China needs real growth that only a shift away from investments can deliver

Andy Xie says without resolve to reform a system that favours investment over other drivers of growth, Beijing cannot hope to curb deflation by cutting interest rates, for example

PUBLISHED : Monday, 02 March, 2015, 6:13pm
UPDATED : Friday, 30 September, 2016, 2:13pm

The People's Bank of China has just cut interest rates again. It may support the stock market for a few days, but it won't reverse the deflationary trend in the economy. It won't even have much of an impact on lending rates. Political power, not market force, drives China's credit system.

China can only ease deflationary pressure by increasing the share of household disposable income in the economy. Short of that, stimulus measures will only worsen the situation. Monetary easing will merely prop up insolvent companies and prolong overcapacity-induced deflation. Fiscal subsidies for distressed businesses or local governments will lead to the same outcome.

In the long run, China must reform to remove the system bias for maximising investment. Fixed-asset investment should be reduced to one-third of gross domestic product, from half, and disposable household income increased from 40 per cent to 60 per cent. As long as investment is bigger than what the economy can sustain, bubbles, deflation and financial crises will continue to haunt the economy.

China experienced deflation between 1998 and 2003. Many experts learnt the wrong lesson from that. Instead of attributing its origin to the wild speculation and investment orgy between 1992 and 1994, they blamed the subsequent macro tightening to deal with the bubble. When inflation returned in 2004, the dominant view was to keep it going. The popular saying was that China's economy was easy to cool but hard to warm up.

Rampant monetary growth in China causes inflation now and deflation later. China's system is to allocate an increasing share of the money supply to investment; that is, a monetary boom functions as an inflation tax on labour to subsidise investment. The resulting overcapacity leads to lasting deflation.

When deflation hits, the policy of popular demand is to increase money supply. Alas, it works the other way round. China's financial system channels resources overwhelmingly into investment. Even lending to the household sector does so via property purchases. When overcapacity is the cause of deflation, prolonging it won't solve any problem.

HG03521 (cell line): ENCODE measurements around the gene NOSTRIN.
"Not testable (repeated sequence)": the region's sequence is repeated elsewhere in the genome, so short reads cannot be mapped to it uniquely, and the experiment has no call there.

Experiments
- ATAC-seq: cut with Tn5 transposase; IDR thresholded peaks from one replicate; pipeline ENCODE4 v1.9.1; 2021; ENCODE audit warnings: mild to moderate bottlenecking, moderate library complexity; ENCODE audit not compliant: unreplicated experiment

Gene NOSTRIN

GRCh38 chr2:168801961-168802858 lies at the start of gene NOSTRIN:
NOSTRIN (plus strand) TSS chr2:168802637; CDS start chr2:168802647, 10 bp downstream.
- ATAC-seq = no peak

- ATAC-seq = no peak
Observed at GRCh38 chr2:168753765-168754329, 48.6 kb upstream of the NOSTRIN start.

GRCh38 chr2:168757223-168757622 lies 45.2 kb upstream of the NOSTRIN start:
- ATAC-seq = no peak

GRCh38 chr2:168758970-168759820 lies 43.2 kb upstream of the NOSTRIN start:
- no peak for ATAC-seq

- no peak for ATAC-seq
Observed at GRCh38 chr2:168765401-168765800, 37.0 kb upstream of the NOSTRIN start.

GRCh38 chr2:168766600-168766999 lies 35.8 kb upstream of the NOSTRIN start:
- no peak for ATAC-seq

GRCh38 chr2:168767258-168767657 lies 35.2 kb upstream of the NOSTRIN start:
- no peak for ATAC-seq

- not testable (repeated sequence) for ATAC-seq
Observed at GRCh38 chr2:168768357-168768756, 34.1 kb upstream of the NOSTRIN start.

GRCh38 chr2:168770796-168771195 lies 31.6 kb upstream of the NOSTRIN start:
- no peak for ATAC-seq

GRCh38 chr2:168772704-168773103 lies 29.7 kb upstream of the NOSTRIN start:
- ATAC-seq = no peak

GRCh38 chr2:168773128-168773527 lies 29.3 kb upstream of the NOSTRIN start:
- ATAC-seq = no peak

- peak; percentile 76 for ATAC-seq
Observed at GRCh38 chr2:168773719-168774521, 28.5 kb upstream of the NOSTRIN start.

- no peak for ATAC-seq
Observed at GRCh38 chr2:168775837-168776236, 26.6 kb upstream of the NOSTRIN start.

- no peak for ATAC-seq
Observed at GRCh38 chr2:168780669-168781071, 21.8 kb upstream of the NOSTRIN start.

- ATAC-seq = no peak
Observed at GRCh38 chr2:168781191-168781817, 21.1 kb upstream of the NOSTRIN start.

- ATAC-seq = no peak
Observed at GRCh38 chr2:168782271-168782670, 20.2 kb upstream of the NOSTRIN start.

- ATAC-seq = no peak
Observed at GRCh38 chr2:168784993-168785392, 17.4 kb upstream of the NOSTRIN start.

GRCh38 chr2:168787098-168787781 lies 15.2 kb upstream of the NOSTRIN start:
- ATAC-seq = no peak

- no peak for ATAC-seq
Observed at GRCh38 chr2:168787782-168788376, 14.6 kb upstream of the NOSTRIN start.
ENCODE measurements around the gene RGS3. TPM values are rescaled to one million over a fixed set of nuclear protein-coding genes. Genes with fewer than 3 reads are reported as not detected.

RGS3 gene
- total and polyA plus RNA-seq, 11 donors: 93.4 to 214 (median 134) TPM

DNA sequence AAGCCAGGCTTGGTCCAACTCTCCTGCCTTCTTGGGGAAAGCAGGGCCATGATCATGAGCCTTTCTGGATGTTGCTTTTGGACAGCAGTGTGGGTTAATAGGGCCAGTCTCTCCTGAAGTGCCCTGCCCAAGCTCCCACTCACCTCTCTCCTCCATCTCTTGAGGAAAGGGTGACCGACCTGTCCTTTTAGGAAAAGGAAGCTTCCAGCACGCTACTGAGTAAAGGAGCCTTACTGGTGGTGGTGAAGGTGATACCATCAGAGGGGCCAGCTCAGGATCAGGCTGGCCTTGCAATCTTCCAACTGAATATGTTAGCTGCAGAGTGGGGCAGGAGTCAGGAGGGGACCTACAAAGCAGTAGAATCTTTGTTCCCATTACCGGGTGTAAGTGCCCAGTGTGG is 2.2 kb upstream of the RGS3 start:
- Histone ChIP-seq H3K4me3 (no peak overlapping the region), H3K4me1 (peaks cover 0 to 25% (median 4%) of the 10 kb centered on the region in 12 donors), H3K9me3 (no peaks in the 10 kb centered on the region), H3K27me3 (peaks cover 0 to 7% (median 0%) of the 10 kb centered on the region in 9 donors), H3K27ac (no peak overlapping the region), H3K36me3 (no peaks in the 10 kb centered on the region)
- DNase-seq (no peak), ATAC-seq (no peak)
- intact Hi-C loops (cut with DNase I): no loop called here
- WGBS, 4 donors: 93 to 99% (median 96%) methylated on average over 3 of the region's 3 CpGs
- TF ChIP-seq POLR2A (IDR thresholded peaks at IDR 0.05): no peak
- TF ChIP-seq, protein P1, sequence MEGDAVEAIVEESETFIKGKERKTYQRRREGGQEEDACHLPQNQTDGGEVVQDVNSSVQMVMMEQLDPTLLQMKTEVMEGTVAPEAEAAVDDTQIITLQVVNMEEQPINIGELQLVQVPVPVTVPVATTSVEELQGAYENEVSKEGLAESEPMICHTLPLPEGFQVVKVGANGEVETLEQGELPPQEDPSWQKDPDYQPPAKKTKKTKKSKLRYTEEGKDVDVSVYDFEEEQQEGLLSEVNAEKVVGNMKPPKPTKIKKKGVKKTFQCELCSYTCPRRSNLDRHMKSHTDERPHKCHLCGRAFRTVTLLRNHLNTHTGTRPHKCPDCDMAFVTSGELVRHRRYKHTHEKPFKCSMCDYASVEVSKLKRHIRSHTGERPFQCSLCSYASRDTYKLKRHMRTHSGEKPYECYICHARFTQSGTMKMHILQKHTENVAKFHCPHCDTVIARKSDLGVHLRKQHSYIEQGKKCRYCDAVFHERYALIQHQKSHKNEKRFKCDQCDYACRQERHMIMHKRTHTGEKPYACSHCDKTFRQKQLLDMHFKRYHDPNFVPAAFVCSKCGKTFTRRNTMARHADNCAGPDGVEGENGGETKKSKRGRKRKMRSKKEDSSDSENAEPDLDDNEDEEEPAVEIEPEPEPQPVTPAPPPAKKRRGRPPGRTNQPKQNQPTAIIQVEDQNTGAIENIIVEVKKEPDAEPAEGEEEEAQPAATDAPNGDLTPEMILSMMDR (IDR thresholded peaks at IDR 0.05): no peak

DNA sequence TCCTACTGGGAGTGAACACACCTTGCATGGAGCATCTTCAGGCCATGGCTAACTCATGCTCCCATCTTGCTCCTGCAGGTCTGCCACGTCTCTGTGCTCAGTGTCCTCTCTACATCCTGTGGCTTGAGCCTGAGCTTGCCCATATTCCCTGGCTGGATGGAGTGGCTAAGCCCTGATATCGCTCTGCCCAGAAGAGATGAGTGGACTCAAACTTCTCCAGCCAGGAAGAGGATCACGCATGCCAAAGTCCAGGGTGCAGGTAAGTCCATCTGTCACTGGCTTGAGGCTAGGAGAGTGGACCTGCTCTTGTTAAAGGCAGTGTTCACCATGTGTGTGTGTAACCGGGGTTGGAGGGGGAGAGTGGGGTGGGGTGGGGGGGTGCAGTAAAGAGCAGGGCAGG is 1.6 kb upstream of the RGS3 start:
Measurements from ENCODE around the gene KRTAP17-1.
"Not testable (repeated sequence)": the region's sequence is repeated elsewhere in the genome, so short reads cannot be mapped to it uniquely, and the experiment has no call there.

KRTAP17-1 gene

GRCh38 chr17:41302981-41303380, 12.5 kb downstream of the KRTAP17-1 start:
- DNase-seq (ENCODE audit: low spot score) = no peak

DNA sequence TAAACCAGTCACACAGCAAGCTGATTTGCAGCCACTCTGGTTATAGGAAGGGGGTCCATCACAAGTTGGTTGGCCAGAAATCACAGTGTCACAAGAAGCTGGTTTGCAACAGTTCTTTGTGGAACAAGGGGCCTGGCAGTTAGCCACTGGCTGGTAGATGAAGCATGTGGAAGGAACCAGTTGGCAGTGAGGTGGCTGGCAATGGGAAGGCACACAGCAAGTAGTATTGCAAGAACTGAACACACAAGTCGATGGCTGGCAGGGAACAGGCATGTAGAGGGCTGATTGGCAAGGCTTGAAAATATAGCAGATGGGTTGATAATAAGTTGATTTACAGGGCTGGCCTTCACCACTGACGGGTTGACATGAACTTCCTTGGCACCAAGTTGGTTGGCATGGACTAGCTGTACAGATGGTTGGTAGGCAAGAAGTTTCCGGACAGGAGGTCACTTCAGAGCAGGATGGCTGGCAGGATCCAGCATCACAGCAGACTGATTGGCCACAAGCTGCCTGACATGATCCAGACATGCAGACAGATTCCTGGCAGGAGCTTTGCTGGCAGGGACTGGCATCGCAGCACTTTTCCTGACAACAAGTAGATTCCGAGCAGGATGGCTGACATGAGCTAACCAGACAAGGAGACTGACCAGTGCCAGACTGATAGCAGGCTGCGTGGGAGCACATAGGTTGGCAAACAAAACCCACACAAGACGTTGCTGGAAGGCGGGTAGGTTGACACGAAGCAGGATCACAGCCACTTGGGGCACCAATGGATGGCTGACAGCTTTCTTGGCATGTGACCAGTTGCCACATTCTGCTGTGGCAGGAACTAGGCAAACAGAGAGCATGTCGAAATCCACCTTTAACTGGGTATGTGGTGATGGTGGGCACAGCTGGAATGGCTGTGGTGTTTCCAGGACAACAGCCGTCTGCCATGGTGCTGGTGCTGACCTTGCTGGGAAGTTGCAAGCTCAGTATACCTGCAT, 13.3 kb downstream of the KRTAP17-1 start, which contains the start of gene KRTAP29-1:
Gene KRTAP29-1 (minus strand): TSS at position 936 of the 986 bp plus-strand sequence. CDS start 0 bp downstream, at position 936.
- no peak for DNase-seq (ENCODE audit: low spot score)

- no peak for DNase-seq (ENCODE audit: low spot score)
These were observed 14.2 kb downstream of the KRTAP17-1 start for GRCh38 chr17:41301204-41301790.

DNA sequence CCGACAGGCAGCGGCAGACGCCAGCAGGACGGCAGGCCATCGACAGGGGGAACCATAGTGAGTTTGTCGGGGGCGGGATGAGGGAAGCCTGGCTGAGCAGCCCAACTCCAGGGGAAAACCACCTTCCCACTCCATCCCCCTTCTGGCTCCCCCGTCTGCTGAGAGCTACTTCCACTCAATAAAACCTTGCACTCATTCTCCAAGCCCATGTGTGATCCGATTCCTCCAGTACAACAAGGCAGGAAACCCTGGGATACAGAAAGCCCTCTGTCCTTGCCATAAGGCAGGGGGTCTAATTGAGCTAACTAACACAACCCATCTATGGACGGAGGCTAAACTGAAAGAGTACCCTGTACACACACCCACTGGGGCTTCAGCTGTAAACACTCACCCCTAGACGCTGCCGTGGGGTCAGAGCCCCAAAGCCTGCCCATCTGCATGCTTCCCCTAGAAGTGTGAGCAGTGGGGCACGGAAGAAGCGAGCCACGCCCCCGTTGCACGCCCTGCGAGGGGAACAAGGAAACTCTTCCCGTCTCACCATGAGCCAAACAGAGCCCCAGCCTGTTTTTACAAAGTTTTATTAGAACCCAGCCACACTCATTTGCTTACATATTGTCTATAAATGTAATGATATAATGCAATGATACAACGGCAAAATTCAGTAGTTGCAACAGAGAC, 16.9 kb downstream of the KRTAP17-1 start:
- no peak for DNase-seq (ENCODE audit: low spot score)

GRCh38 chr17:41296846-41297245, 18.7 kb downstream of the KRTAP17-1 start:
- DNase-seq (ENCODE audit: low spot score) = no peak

Worse, the main borrowers in China, local governments and state-owned enterprises, don't really worry about paying back. They assume that the creditors would roll over the old debt. The worst hardship is fewer new loans. Hence, they don't worry about interest rates. Most private enterprises behave similarly. This gigantic moral hazard problem is the reason that interest rates are not declining much in spite of the intensifying deflationary pressure.

The only way to ease deflationary pressure is to increase household demand. It can only be achieved through increasing disposable household income. China's disposable household income is exceptionally low by any standard. The government should aim to increase it to 50 per cent in five years and 60 per cent in 10.

First, China should cut employees' contributions to social funds by half for three years. These contributions keep savings rates artificially high when investment is excessive and trade surplus is surging. Such contributions are supposed to look after an ageing population in future. But, if the savings are wasted in bad investments, the money wouldn't be there in any case. Further, the shortfall could be met by gradually lengthening the retirement age, which is necessary anyway.

Second, China should cut the top marginal rate on income tax to 25 per cent from 45 per cent, and the rates for other brackets proportionally. Income tax revenue is 6 per cent of total tax revenue, because rich people put expense spending through their business holdings and effectively pay a 25 per cent tax rate. The statutory rates only apply to the emerging white-collar workers. Hence, high-wage white-collar jobs have been pushed offshore. It doesn't make sense to have a policy with no upside and only downsides.

Third, value-added tax should be cut to 13 per cent from 17 per cent. China's VAT is effectively a consumption tax. When the economy is facing overcapacity and too little consumption, why keep the consumption tax so high?

The main argument against tax cuts is that local governments are already facing fiscal shortfalls. However, we should ask whether they ought to be spending so much. Most cities that are growing rapidly have little competitiveness. They are no different from white elephant projects. Now is an opportunity to stop such wasteful spending.

Further, when an economy faces deflation, a fiscal deficit is justifiable. China may need to increase its fiscal deficit by 3 per cent of GDP to stop the trade surplus from rising rapidly. This is not only good for stabilising domestic demand, but also critical for stabilising the country's imports from neighbours. China's regional influence is anchored on strong imports. But the recent trend has been the other way. To maintain China's influence, fiscal stimulus is necessary.

In the long run, only limiting government power could set China's economy on a healthy path. China's competitive labour force is driving its growth by gaining market share in the global economy. Through monetary inflation, taxes, fees and forced savings in contributions to social funds, government power allocates a disproportionate income to investment, whether it's necessary or not. The inefficiency from this will eventually overwhelm the labour competitiveness and trap the economy in stagnation. Without redefining power, economic reforms won't lead to meaningful change.

Andy Xie is an independent economist